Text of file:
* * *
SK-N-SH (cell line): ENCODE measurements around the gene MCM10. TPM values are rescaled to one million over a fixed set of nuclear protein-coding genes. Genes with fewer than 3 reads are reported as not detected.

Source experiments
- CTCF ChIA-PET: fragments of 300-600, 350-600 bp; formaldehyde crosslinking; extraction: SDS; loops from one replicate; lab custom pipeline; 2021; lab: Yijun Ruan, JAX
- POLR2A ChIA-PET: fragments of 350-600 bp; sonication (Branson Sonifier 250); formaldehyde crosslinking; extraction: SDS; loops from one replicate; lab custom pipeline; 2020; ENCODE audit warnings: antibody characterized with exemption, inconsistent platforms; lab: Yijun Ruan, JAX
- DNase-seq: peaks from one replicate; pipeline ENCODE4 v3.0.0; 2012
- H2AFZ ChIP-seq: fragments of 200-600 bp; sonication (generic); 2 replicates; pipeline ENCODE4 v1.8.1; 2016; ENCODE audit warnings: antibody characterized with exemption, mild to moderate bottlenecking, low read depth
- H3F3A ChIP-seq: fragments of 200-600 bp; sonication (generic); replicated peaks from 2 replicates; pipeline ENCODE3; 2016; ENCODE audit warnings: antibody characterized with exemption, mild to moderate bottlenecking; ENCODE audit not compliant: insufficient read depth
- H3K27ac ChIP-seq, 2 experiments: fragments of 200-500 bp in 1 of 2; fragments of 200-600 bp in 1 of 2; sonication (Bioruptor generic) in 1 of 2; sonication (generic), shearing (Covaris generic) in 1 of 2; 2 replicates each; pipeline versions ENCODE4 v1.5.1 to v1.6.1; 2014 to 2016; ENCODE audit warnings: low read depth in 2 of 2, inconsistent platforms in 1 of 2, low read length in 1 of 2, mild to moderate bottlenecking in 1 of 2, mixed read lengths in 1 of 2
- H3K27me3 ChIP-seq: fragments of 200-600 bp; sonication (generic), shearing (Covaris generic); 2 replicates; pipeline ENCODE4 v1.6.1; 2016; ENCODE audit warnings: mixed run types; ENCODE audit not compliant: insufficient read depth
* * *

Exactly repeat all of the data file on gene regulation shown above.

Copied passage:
SK-N-SH (cell line): ENCODE measurements around the gene MCM10. TPM values are rescaled to one million over a fixed set of nuclear protein-coding genes. Genes with fewer than 3 reads are reported as not detected.

Source experiments
- CTCF ChIA-PET: fragments of 300-600, 350-600 bp; formaldehyde crosslinking; extraction: SDS; loops from one replicate; lab custom pipeline; 2021; lab: Yijun Ruan, JAX
- POLR2A ChIA-PET: fragments of 350-600 bp; sonication (Branson Sonifier 250); formaldehyde crosslinking; extraction: SDS; loops from one replicate; lab custom pipeline; 2020; ENCODE audit warnings: antibody characterized with exemption, inconsistent platforms; lab: Yijun Ruan, JAX
- DNase-seq: peaks from one replicate; pipeline ENCODE4 v3.0.0; 2012
- H2AFZ ChIP-seq: fragments of 200-600 bp; sonication (generic); 2 replicates; pipeline ENCODE4 v1.8.1; 2016; ENCODE audit warnings: antibody characterized with exemption, mild to moderate bottlenecking, low read depth
- H3F3A ChIP-seq: fragments of 200-600 bp; sonication (generic); replicated peaks from 2 replicates; pipeline ENCODE3; 2016; ENCODE audit warnings: antibody characterized with exemption, mild to moderate bottlenecking; ENCODE audit not compliant: insufficient read depth
- H3K27ac ChIP-seq, 2 experiments: fragments of 200-500 bp in 1 of 2; fragments of 200-600 bp in 1 of 2; sonication (Bioruptor generic) in 1 of 2; sonication (generic), shearing (Covaris generic) in 1 of 2; 2 replicates each; pipeline versions ENCODE4 v1.5.1 to v1.6.1; 2014 to 2016; ENCODE audit warnings: low read depth in 2 of 2, inconsistent platforms in 1 of 2, low read length in 1 of 2, mild to moderate bottlenecking in 1 of 2, mixed read lengths in 1 of 2
- H3K27me3 ChIP-seq: fragments of 200-600 bp; sonication (generic), shearing (Covaris generic); 2 replicates; pipeline ENCODE4 v1.6.1; 2016; ENCODE audit warnings: mixed run types; ENCODE audit not compliant: insufficient read depth